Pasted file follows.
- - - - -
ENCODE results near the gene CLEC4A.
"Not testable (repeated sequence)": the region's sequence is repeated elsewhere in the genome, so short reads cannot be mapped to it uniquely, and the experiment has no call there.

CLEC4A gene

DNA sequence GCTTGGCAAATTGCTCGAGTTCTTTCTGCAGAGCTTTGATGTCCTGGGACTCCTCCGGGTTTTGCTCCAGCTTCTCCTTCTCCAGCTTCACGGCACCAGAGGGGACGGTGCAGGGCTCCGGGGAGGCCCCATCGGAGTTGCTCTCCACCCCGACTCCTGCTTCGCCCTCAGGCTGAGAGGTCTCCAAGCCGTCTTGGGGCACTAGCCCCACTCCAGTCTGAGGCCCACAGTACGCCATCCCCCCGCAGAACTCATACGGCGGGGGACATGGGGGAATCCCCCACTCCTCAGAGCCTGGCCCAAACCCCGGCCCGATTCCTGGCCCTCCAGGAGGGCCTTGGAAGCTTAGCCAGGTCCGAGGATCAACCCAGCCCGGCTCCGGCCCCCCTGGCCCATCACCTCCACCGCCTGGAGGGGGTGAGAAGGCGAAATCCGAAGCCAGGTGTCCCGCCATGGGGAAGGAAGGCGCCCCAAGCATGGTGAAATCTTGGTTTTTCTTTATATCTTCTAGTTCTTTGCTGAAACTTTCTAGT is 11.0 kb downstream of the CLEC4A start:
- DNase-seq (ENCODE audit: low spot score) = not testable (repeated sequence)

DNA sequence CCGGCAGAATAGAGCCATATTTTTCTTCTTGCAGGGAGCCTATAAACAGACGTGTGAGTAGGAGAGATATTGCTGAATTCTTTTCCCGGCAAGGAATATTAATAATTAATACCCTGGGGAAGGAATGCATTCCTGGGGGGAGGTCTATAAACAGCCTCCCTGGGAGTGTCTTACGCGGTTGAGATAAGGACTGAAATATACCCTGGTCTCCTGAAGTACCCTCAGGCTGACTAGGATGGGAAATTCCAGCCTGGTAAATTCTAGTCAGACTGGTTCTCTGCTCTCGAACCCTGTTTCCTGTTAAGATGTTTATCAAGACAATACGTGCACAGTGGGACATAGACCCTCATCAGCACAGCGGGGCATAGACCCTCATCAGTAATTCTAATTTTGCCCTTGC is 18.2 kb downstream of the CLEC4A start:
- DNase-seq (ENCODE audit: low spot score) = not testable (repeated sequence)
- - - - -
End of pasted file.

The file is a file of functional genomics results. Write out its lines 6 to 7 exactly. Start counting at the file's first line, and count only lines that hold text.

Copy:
DNA sequence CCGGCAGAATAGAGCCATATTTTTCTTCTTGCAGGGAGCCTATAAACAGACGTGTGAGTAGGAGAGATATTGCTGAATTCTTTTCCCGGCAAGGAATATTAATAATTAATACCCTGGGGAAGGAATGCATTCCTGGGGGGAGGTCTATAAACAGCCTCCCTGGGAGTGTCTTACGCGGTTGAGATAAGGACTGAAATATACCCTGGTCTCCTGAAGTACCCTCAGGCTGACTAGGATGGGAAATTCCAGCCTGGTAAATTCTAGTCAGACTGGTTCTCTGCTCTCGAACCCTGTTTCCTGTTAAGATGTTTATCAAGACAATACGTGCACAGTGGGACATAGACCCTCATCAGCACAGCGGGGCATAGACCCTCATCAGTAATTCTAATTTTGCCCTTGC is 18.2 kb downstream of the CLEC4A start:
- DNase-seq (ENCODE audit: low spot score) = not testable (repeated sequence)